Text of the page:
“They’re having to show to the world that this supposedly anti-racist exhibition can only happen behind riot police against loads of young black people. We will close it down.”
Mullen says Exhibit B is racist and degrading to black people.
“It’s an insult to black people. He (Bailey) takes a little bit of colonial history, takes away the white person, takes away all black resistance and then takes the clothes off the black people, stops them from speaking or moving and adds decorative light and music.”
Mullen has a point. But like many members of the collective, he hasn’t seen the show. Unsurprising, if you’re calling for a boycott.
His opinions are based on the many videos and interviews circulating on social media.
Bailey insists that critics have misunderstood the work.
“It’s a performance, not a photograph,” he says. “People are just seeing flattened-out, two-dimensional images.”
He claims they’re not seeing the interaction between actors and spectators.
While the actors are indeed immobile, they stare at the spectators, “objectifying” them in the way they were objectified themselves in human zoos.
What's more, they defend their roles in written testimonies the public can read at the end of the show.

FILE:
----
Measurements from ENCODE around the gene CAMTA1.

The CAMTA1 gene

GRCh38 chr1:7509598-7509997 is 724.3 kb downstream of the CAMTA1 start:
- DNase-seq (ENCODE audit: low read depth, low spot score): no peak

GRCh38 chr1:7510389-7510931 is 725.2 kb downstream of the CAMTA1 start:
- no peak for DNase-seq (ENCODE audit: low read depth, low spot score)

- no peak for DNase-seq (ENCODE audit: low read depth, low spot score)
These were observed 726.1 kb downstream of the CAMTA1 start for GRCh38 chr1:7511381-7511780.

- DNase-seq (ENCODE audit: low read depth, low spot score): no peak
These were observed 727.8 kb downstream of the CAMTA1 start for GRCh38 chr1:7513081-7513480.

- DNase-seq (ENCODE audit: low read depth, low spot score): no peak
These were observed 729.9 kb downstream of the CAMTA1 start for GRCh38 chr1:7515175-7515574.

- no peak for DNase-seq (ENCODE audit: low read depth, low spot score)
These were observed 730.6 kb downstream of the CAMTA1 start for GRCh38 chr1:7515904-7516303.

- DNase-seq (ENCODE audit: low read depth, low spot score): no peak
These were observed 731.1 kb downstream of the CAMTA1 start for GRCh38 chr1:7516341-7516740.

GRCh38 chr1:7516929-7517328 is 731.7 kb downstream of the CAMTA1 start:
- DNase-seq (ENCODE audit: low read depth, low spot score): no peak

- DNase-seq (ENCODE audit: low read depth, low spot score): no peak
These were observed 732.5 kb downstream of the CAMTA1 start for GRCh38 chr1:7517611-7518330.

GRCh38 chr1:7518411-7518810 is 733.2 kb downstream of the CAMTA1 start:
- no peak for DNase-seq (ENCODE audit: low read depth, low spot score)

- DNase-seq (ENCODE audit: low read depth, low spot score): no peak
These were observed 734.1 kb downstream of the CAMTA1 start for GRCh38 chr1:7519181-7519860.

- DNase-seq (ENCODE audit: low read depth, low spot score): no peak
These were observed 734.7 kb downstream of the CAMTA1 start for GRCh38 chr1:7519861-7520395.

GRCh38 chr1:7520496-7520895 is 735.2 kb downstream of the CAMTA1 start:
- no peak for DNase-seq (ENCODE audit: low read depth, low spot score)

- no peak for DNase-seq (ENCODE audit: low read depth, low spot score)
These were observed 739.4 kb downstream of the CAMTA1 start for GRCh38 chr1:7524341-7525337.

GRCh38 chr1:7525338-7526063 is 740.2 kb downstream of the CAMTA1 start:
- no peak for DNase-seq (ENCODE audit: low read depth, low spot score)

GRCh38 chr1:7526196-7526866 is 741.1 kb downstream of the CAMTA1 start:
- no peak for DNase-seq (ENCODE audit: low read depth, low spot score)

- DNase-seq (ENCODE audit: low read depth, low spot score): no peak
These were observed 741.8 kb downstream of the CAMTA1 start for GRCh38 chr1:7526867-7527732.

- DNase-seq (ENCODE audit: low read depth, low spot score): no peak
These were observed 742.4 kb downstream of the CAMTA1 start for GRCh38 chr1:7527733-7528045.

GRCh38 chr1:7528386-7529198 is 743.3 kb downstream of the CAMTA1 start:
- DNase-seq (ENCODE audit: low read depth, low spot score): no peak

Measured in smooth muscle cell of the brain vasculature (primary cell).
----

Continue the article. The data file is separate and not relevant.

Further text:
Guillaume Mivekannin says he feels “an urgency to explain, inform and educate people about this colonial period, about the French State’s desire to absorb all of those countries, and the consequences of such policies all these years later.”
Priscilla Adade-Helledy, who was unable to perform in London, describes the project as “incredibly necessary”. As a young black westerner, “I have learned so much about my own history. It’s helped me to question both myself and the world I live in.”
In the UK the collective had the support of several eminent figures such as Lord Paul Boateng, the first black man to become a cabinet minister, and Simon Woolley, coordinator of Operation Black Vote and a former equalities and human rights commissioner.
Here in France, the campaign lacks such high-profile backing and the appearance on French TV of co-founder Bams, a Franco-Cameroonian singer, comparing Exhibit B to Hitler’s Mein Kampf has done little to advance its cause.